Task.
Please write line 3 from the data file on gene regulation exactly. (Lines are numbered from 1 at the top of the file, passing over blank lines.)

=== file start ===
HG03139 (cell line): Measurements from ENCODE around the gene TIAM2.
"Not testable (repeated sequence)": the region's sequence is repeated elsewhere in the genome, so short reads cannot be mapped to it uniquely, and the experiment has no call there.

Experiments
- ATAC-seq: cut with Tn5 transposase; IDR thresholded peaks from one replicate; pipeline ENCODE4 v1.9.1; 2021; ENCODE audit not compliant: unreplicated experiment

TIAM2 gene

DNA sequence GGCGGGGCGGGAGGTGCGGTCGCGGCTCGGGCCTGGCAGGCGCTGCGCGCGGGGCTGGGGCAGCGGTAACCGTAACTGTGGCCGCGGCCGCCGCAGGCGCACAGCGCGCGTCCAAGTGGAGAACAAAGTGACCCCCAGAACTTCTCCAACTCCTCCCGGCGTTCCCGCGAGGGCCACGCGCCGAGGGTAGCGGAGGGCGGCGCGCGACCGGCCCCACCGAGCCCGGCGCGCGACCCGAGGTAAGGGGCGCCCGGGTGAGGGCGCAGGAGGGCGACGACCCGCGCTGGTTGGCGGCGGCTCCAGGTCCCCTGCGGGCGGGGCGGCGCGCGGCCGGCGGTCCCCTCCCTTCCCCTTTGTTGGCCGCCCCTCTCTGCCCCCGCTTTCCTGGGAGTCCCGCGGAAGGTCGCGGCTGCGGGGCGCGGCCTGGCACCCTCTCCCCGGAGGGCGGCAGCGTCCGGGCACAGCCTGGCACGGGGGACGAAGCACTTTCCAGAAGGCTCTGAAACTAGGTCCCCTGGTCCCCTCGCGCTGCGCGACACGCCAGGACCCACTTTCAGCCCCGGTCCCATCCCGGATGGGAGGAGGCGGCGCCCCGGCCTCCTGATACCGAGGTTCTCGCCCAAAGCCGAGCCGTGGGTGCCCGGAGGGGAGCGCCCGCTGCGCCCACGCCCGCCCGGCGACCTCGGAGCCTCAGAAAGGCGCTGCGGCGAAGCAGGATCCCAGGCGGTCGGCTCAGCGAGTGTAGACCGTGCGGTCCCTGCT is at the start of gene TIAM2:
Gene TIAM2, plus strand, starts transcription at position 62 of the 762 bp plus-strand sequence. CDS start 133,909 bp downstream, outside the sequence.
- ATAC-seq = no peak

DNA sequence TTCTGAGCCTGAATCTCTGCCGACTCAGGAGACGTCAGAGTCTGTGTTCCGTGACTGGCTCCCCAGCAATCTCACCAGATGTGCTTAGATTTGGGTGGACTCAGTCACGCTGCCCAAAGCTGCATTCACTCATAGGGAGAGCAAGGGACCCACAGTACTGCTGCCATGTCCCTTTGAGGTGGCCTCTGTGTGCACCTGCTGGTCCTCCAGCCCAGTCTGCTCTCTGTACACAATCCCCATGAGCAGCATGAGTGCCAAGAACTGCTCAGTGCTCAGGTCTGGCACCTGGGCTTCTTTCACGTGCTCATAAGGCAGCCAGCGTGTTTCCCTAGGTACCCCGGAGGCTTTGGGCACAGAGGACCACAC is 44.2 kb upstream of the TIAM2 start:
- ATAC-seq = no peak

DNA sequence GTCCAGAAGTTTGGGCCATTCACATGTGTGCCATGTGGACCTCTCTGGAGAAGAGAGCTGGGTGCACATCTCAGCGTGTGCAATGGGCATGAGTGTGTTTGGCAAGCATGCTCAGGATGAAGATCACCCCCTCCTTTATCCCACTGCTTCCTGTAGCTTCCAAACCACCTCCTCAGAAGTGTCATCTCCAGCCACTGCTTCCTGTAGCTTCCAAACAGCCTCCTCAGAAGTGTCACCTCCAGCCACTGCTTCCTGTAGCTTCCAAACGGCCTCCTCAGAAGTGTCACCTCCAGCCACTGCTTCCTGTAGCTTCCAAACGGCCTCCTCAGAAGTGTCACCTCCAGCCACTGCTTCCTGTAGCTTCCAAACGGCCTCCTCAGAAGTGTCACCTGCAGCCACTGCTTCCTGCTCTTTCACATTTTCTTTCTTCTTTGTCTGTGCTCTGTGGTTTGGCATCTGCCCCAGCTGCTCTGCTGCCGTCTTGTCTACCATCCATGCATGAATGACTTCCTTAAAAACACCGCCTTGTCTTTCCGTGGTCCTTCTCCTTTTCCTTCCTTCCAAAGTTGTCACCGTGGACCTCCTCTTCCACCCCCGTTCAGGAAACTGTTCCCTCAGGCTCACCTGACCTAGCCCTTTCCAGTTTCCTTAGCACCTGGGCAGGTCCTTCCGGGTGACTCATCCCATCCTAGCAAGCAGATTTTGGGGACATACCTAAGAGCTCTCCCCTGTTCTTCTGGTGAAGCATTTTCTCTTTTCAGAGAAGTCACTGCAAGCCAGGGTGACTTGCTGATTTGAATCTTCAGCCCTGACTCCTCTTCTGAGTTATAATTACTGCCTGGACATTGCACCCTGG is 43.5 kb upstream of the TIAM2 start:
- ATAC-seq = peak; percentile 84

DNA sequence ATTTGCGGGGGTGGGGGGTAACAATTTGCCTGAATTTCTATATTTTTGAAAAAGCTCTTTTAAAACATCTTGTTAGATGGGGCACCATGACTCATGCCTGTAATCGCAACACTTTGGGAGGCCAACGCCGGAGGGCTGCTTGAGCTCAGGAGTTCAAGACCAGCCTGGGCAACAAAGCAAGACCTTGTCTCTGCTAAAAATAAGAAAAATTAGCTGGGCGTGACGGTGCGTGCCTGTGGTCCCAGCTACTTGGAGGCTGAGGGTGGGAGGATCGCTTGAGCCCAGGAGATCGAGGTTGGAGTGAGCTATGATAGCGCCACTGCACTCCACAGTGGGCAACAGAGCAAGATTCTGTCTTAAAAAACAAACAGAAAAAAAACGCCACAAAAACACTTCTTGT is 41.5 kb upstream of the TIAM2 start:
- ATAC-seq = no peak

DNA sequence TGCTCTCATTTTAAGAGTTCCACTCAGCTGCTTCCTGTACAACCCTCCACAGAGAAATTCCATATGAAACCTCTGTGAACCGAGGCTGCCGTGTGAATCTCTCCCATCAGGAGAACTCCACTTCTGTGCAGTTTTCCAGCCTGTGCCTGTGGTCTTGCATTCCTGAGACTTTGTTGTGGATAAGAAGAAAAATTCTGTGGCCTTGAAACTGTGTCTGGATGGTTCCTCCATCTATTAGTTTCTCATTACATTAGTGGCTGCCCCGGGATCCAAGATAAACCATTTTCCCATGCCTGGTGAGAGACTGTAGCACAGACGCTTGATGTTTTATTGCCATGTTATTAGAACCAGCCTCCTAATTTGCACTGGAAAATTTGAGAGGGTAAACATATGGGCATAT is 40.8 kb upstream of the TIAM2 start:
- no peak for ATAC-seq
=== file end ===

Experiments